barbara strozzi

Who are they?

schumannclara

Can you guess their names and match them to the photos?

elizabeth maconchy

Have you heard their works?

Amy Beach BW 1

Read the story and see for yourself.

Here is a link:

http://www.smithsonianmag.com/arts-culture/these-women-composers-should-be-household-names-bach-or-mozart-180958464/?no-ist

And at bottom is a YouTube video with a beautiful and tuneful example of one woman composer as well as background about a great but unknown female American violinist, who is championed by the Chicago violinist Rachel Barton Pine (below), who herself has performed several times with the Wisconsin Chamber Orchestra.

Rachel Barton Pine

And leave what you think about a specific composer or women in music in general in the COMMENT section.

The Ear wants to hear.


Classical music education: Let us now praise and support student musicians even as we cheer on the University of Wisconsin Badgers basketball team playing against the University of Arizona Wildcats in tonight’s NCAA’s “Elite Eight” game. Here are the winners of the Madison Symphony Orchestra’s 2014 Bolz Young Artist Competition and “Final Forte” concert. PLUS, WYSO’s Art of Note fundraiser is tonight.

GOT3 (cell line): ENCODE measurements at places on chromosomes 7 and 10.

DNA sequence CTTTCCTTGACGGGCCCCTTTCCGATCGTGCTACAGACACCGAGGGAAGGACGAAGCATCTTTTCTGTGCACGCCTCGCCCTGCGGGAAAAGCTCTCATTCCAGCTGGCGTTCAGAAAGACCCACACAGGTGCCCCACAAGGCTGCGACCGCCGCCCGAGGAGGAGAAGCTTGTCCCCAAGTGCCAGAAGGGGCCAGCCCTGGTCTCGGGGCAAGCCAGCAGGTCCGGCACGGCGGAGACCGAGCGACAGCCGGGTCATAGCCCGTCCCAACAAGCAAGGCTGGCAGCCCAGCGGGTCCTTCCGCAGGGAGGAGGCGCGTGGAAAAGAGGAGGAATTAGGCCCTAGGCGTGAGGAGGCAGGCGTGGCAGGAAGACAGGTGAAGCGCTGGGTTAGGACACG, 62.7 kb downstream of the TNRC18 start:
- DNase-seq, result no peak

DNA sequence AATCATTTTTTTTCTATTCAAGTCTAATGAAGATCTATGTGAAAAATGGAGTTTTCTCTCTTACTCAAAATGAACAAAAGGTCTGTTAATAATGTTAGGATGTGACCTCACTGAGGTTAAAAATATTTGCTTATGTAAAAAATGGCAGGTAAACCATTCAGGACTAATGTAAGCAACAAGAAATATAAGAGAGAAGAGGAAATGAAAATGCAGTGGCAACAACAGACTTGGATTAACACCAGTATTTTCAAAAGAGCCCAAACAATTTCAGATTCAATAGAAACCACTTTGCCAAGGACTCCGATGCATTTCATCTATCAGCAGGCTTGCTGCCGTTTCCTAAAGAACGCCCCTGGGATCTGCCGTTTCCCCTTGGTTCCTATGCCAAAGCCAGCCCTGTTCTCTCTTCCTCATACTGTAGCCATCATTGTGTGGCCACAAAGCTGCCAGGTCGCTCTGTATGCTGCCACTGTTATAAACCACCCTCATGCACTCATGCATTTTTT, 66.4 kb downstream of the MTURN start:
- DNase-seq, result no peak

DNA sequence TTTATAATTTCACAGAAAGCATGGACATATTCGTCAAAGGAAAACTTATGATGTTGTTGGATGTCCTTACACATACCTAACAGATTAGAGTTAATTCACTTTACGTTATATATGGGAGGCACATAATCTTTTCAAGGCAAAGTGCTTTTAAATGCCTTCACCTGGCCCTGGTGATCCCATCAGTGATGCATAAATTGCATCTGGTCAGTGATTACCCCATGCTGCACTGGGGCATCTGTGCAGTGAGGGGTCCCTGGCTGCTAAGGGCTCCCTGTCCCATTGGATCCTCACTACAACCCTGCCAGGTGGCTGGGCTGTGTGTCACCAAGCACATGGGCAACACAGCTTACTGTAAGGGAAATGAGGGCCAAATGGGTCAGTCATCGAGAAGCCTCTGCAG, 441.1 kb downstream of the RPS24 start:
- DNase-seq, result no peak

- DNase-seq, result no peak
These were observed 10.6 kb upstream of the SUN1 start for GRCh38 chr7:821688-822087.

March 29, 2014
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ALERT: Tonight is the gala Art of Note annual fundraiser for the Wisconsin Youth Symphony Orchestras (WYSO). It will be held at CUNA Mutual at 5910 Mineral Point Road, on Madison’s far west side,  from 6 to 10 p.m. and features great food and many items for auctions as well as performances by student music groups. For more information, visit:

http://wyso.music.wisc.edu/support-wyso/art-of-note/

wyso horns

By Jacob Stockinger

Even as many Badger eyes will be turned tonight to the “Elite Eight” round of the NCAA’s annual March Madness “The Big Dance” national college basketball championship in Anaheim. California, tonight at 7:49 p.m. CDT on TBS (Turner Broadcasting System)  with the hopes that the University of Wisconsin-Madison Badgers will win over top-seeded University of Arizona Wildcats and go on to advance to the “Final Four” and further — we would do well to remember the students who excel in other fields besides athletics but who receive far less media coverage and much less popular acclaim than they deserve.

Take student classical musicians, for instance.

Chances are you already know the news if you were there in person Wednesday night at  “The Final Forte” in Overture Hall at the Overture Center, or if you heard the performances that were broadcast live on Wisconsin Public Television and Wisconsin Public Radio.